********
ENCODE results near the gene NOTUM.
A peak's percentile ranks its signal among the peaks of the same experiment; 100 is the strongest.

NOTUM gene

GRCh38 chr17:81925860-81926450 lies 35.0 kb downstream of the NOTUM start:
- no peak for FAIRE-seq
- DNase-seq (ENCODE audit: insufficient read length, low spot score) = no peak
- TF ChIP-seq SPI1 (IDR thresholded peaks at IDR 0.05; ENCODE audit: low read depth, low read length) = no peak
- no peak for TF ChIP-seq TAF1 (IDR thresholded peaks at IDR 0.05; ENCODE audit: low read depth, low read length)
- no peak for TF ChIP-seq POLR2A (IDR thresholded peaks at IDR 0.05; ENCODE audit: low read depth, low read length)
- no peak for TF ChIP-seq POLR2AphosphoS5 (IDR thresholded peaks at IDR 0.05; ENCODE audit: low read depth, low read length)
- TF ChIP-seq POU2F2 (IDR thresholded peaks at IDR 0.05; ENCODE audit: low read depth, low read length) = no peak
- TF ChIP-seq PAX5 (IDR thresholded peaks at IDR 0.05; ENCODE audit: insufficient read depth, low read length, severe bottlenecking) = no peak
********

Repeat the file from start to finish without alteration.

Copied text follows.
ENCODE results near the gene NOTUM.
A peak's percentile ranks its signal among the peaks of the same experiment; 100 is the strongest.

NOTUM gene

GRCh38 chr17:81925860-81926450 lies 35.0 kb downstream of the NOTUM start:
- no peak for FAIRE-seq
- DNase-seq (ENCODE audit: insufficient read length, low spot score) = no peak
- TF ChIP-seq SPI1 (IDR thresholded peaks at IDR 0.05; ENCODE audit: low read depth, low read length) = no peak
- no peak for TF ChIP-seq TAF1 (IDR thresholded peaks at IDR 0.05; ENCODE audit: low read depth, low read length)
- no peak for TF ChIP-seq POLR2A (IDR thresholded peaks at IDR 0.05; ENCODE audit: low read depth, low read length)
- no peak for TF ChIP-seq POLR2AphosphoS5 (IDR thresholded peaks at IDR 0.05; ENCODE audit: low read depth, low read length)
- TF ChIP-seq POU2F2 (IDR thresholded peaks at IDR 0.05; ENCODE audit: low read depth, low read length) = no peak
- TF ChIP-seq PAX5 (IDR thresholded peaks at IDR 0.05; ENCODE audit: insufficient read depth, low read length, severe bottlenecking) = no peak